|KANTAR, MICHAEL - University Of Hawaii|
|MAREK, LAURA - Iowa State University|
Submitted to: North American Crop Wild Relatives
Publication Type: Book / Chapter
Publication Acceptance Date: 4/13/2018
Publication Date: 4/2/2019
Citation: Greene, S.L., Williams, K.A., Khoury, C.K., Kantar, M.B., Marek, L.F. 2019. Preface. In: Greene, S.L., Williams, K.A., Khoury, C.K., Kantar, M.B., Marek, L.F., editors. North American Crop Wild Relatives. Volume 2: Important Species. New York, NY: Springer, Cham. p. xiii-xv.
Interpretive Summary: This book volume includes a description, geographic distribution, potential usefulness, and conservation status of wild plant species related to important cereal, legume, vegetable, fruit and nut, forage, industrial, medicinal and ornamental crops. Notably, the book contains hundreds of high quality color maps that depict species distributions of over 600 native plants, using cutting edge modeling techniques based on one of the most comprehensive sets of occurrence data ever compiled for such purposes, with the resulting maps vetted by experts. Since the information in this book has never been comprehensively compiled, we believe that this volume will be an important resource to support the combined efforts of both the agricultural and the natural resource communities to locate, conserve, manage and make available wild plant species that are valuable for agricultural security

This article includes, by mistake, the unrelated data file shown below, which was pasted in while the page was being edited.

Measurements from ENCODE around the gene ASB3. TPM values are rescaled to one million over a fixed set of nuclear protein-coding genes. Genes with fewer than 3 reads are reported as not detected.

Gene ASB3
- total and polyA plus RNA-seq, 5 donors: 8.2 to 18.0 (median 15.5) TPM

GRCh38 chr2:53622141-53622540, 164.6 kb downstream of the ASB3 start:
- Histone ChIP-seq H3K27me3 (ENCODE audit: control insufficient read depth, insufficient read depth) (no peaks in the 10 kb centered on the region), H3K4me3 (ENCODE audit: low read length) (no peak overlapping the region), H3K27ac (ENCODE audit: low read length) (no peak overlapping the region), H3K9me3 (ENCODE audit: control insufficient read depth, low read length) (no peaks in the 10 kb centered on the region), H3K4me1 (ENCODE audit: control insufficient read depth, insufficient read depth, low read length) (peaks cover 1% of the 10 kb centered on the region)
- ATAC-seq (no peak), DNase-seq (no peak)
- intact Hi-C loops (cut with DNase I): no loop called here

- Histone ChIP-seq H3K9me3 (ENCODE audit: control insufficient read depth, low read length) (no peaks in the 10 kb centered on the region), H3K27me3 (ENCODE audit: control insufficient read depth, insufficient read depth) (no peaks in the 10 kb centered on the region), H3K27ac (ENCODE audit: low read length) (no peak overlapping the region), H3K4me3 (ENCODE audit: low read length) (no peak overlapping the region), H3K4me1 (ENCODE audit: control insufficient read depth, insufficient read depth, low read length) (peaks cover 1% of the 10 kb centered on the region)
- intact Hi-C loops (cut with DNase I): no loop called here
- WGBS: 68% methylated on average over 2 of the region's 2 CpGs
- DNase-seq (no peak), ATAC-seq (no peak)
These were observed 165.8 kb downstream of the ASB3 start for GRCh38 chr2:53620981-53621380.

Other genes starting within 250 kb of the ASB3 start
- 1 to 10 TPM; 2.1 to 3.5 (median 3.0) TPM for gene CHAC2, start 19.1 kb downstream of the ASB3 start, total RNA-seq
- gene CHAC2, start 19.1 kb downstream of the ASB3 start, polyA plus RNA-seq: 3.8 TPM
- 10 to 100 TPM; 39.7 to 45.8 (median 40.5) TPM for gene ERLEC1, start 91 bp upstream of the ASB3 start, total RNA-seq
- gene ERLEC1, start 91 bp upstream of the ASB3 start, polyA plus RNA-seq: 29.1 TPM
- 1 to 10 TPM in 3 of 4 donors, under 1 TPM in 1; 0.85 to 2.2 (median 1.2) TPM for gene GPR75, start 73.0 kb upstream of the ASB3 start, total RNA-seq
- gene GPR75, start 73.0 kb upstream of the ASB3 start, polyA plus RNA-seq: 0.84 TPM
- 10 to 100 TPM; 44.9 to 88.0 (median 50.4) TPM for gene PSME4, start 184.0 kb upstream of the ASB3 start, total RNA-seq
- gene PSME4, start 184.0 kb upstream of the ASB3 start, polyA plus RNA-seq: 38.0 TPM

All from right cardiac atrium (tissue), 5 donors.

Technical Abstract: The increasing challenges to agricultural production brought about in the coming decades by climate change, added to the biotic and abiotic stresses already present, will necessitate the use of novel genes from wild plant genetic resources to find solutions. The combined efforts of both the agricultural and the natural resource communities are critical to locate, conserve, manage and make available these invaluable species for food and agricultural security of future generations. The purpose of this volume is to highlight the most important wild plant genetic resources that grow in North America, and focuses on Canada, the United States and Mexico; three major countries whose combined area covers most of the continent. A thorough understanding of the species that occupy North America, including their distributions, potential value to agriculture, and conservation statuses and needs, will give agricultural and conservation communities the basic knowledge they need to take steps to conserve our natural heritage of wild plants important to food and agriculture. The book includes maps of the geographic distributions of hundreds of species, modeled from the most comprehensive and up-to-date occurrence records and vetted by the authors. Three chapters cover cereals, including maize (Zea L.), minor cereals (Amaranthus L., Avena L., Chenopodium L., Echinochloa P. Beauv., Fagopyrum Mill., Hordeum L., Panicum L., and Setaria P. Beauv.) and wildrice (Zizania L.). A single chapter covers beans (Phaseolus L.), whose areas of domestication include Mexico and possibly the United States and for which there are significant wild genetic resources in the two countries. Four chapters cover vegetables, including lettuce (Lactuca L..), pumpkins and squash (Cucurbita L.), peppers (Capsicum L.) and the following root crops: carrot (Daucus L.), sweetpotato (Ipomoea L.), potato (Solanum L. ), Jerusalem artichoke (Helianthus L.), jicama (Pachyrhizus Rich. ex DC.), cocoyam (Xanthosoma Schott.), cassava (Manihot Mill.), and beet (Beta L.). Fruits are covered by four chapters, focusing on temperate small fruits (strawberry (Fragaria L..), currants and gooseberries (Ribes L..), blackberries and raspberries (Rubus L..) and blueberries and cranberry (Vaccinium L.); a separate chapter on grapes (Vitis L.); temperate fruit trees (apple (Malus Mill.), stone fruits (Prunus L.), persimmon (Diospyros L.), and pawpaw (Asimina Adans.); and, finally, tropical fruit trees (avocado (Persea Mill.); mamey sapote (Pouteria Aubl.), and cherimoya (Annona L.). A chapter on genetic resources of temperate nut crops (chestnut (Castanea Mill.), hazelnut (Corylus L.), pecan (Carya Nutt.), pistachio (Pistacia L.) and walnut (Juglans L.) is also included. Industrial crops are represented by three chapters, one on sunflower (Helianthus L.); a second on rubber and minor oil seed crops [meadowfoam (Limnanthes R. Br.), lesquerella (Physaria (Nutt. ex Torr. & A. Gray) A. Gray ) and guayule (Parthenium L.)]; and a third on fiber crops, including cotton (Gossypium L.) and hesperaloe (Hesperaloe Engelm.). Another chapter covers forage and turf grasses (native warm season forage and turf, and cool season forage species). Finally there are chapters on wild species used as ornamentals, including those in the genera Coreopsis L., Rudbeckia L. and Phlox L. A final chapter in this section covers species used medicinally or for social purposes, highlighting black cohosh (Actaea L.), cacao (Theobroma L.), tobacco (Nicotiana L.) and hops (Humulus L.). There are over 20,000 wild plant species in North America, and all deserve to flourish. However, a small fraction, because of their genetic proximity to agriculturally important crops, deserves to be recognized, celebrated, conserved, and made available to support food and agricultural security.